Remembering 'The Wildest': Louis Prima

Frank Mastropolo

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Capitol Records

A life-sized statue of Louis Prima stands inside Musical Legends Park in New Orleans, Prima's home town. On his tombstone is inscribed, “Life goes on without me,” a lyric from one of his most popular medleys, “Just A Gigolo/I Ain’t Got Nobody.”

Many music fans don’t realize that when they listen to David Lee Roth’s 1985 version of the medley, they hear a note-for-note copy of Prima's 1956 recording. The arrangement of the two standards was written by Prima sideman Sam Butera, who was furious because he was never compensated by Roth. Butera was angry with good reason; Louis Prima’s take remains the classic version despite the huge success of Roth’s version.

Though many people think it is one song, “Just a Gigolo” and “I Ain’t Got Nobody” are two unrelated tunes written many years before Butera paired them for Prima’s Las Vegas stage act. Columnist Mark Steyn writes that composer Leonello Casucci and lyricist Julius Brammer scored a hit in 1928 Austria with “Schöner Gigolo,” or “Beautiful Gigolo,” a tale of a soldier after World War I forced to make a living selling dances to lonely women.

Composer Irving Caesar was hired to pen a version for the American market. Caesar moved the war hero to a café in Paris, where he told women, “If you admire me, please hire me.”

Caesar's version of the song was a success, recorded by Bing Crosby, Marlene Dietrich, and it even became part of a 1932 Betty Boop cartoon. Fast forward to 1956 when big band leader Louis Prima was hoping to relaunch his career in Las Vegas with a small combo led by tenor saxophonist Sam Butera.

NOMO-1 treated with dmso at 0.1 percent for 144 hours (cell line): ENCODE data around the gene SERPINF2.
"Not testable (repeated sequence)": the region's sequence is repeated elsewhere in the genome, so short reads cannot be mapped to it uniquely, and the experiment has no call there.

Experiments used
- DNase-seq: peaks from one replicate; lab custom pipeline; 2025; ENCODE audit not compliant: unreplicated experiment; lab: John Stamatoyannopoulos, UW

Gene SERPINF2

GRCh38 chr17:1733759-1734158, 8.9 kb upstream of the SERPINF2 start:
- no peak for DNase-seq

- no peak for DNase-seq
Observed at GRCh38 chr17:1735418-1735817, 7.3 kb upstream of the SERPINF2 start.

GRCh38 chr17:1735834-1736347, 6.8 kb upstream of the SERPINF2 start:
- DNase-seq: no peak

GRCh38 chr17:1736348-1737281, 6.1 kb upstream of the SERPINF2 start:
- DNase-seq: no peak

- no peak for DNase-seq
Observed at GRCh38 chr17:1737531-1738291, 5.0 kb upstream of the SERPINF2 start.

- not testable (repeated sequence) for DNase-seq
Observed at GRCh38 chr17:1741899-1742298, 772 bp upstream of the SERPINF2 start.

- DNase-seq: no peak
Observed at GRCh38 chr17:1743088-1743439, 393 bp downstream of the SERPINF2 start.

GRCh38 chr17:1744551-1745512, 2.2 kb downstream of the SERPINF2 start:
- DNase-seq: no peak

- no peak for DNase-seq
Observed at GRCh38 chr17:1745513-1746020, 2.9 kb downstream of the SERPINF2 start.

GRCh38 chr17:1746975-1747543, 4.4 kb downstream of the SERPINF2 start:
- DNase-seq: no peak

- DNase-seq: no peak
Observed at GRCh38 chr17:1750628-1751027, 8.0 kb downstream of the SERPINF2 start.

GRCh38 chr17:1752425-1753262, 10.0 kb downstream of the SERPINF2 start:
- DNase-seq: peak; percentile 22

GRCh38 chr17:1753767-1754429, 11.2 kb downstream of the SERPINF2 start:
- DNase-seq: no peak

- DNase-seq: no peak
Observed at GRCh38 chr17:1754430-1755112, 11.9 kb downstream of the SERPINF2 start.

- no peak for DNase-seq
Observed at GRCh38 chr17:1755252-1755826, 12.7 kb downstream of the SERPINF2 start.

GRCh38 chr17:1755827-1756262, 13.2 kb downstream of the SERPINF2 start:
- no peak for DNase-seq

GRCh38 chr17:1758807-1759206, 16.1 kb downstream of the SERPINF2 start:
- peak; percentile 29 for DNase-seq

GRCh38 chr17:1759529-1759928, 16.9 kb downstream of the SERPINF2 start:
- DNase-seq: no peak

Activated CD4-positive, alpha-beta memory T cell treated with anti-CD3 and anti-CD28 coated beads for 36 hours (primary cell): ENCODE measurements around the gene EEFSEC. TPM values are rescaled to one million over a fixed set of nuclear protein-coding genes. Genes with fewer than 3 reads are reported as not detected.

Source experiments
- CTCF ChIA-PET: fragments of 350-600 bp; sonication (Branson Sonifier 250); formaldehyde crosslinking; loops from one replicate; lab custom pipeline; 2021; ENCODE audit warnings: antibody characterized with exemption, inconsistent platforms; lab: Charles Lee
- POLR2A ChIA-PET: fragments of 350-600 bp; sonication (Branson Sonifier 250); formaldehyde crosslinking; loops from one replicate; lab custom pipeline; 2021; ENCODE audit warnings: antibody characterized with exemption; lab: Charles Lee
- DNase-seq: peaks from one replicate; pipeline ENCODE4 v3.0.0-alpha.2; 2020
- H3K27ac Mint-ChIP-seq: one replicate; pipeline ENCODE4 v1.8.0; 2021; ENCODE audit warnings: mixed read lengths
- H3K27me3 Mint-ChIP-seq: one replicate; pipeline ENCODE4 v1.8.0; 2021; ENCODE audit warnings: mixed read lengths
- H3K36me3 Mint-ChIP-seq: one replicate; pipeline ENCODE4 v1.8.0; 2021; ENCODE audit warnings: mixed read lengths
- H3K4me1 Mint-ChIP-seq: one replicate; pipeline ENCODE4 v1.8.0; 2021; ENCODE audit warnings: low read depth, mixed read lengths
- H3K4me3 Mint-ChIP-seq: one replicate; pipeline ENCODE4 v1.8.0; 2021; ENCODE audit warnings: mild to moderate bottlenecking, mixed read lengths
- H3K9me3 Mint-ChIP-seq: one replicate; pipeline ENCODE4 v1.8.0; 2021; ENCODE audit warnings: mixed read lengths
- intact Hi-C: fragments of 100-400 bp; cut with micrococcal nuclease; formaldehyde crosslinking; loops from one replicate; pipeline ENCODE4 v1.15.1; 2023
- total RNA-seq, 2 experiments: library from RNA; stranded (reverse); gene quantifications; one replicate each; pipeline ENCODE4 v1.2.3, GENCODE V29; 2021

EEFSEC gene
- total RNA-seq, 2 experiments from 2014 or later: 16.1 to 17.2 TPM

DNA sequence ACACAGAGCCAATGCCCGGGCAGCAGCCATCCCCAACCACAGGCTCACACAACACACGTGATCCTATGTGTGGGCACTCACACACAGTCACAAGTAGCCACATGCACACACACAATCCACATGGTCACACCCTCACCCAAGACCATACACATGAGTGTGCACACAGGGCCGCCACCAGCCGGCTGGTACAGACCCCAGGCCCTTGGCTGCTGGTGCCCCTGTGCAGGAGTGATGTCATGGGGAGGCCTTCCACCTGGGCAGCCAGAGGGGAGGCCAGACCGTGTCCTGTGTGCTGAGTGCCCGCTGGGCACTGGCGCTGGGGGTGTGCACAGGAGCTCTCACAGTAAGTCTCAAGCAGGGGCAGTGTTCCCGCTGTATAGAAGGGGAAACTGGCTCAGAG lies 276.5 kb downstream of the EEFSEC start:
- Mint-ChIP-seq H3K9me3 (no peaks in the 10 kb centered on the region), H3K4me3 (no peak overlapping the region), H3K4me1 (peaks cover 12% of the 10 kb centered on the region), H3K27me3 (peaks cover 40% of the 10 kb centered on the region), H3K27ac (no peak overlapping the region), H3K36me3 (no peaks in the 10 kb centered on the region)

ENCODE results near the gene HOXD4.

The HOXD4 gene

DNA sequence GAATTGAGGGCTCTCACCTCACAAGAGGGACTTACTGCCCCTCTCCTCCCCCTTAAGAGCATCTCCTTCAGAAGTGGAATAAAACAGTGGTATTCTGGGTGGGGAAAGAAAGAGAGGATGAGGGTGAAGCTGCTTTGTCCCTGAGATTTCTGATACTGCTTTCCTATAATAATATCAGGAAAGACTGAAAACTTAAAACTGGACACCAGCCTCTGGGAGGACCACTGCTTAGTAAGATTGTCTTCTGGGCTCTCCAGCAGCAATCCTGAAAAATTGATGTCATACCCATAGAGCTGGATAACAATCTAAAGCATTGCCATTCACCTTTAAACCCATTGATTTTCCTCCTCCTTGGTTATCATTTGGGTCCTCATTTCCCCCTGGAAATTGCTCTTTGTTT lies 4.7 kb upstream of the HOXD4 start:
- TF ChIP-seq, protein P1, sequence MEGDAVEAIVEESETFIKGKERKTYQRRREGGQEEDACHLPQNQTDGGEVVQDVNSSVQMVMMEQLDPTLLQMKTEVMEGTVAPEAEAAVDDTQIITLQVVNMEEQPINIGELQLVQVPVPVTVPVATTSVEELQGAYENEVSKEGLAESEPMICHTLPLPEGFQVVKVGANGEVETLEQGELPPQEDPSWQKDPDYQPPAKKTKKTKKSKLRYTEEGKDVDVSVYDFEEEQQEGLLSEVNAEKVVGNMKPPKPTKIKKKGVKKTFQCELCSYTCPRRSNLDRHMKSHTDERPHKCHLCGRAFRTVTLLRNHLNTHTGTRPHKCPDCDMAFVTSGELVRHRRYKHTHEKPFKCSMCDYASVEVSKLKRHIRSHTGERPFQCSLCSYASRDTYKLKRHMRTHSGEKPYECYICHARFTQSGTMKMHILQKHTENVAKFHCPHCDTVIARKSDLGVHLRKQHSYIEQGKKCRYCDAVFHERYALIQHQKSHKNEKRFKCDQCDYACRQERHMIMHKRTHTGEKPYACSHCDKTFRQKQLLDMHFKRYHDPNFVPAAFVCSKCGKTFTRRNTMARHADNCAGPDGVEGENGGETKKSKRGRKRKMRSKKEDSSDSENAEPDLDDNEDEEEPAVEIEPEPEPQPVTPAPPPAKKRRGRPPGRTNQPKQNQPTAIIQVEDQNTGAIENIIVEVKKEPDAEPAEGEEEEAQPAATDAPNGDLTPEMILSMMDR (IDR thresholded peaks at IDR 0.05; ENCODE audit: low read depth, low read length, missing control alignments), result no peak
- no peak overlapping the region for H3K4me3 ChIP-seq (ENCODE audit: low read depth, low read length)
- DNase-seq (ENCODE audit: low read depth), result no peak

Butera linked “Gigolo” with an even older tune, 1915’s “I Ain’t Got Nobody,” written by Spencer Williams. Butera and Prima rewrote the lyrics of both songs to fit Prima’s jive-and-wail style.

"Just a Gigolo/I Ain't Got Nobody" by Louis Prima

The medley was recorded in April 1956 at Capitol Tower Studios in Los Angeles by producer Voyle Gilmore. Prima’s wife and singing partner, Keely Smith, provided backing vocals.Sam Butera’s group, the Witnesses—James “Red” Blount (trombone), William “Willie” McCumber (piano), Jack Marshall (guitar), Amado Rodriques (bass) and Robert “Bobby” Morris (drums)—performed the track.

When David Lee Roth chose the medley as his first single after leaving Van Halen, he scored a huge hit. Butera wasn’t pleased. “He copied my arrangement note for note, and I didn’t get a dime for it,” Butera told the New York Times in 1997.

"Just a Gigolo/I Ain't Got Nobody" by David Lee Roth

"In essence, David Lee Roth decided to launch his solo career with an act of appropriation," writes columnist Mark Steyn. "Not only did he lift another guy's arrangement but he couldn't understand why Butera would be miffed about it. One night, while the Witnesses were playing in Vegas, Roth swung by to catch the act and, afterwards, hailed Butera with a cheery, 'Hey, Sam!'

"'Who are you?' asked the sax man.

"'I'm David Lee Roth,' replied the rocker.

"'Then where's my money?' said Butera."

Butera's arrangement of the Prima classic has been recorded by Brian Setzer, Village People and others. Prima, 67, died in 1975. Butera continued to perform with the Witnesses and died in 2009 at age 81.

Mastropolo is the author of Fillmore East: The Venue That Changed Rock Music Forever

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Frank Mastropolo is the author of Fillmore East: The Venue That Changed Rock Music Forever, one of Best Classic Bands' Best Music Books of 2021; New York Groove: An Inside Look at the Stars, Shows, and Songs That Make NYC Rock; the What's Your Rock IQ? Trivia Quiz Book series; Ghost Signs: Clues to Downtown New York's Past, winner of the 2021 Independent Publishers Book Award; and Ghost Signs 2: Clues to Uptown New York's Past. Mastropolo is a journalist, photographer, and former ABC News 20/20 producer, winner of the Alfred I. DuPont–Columbia University silver baton. His photography is featured in the Bill Graham Rock & Roll Revolution exhibition.

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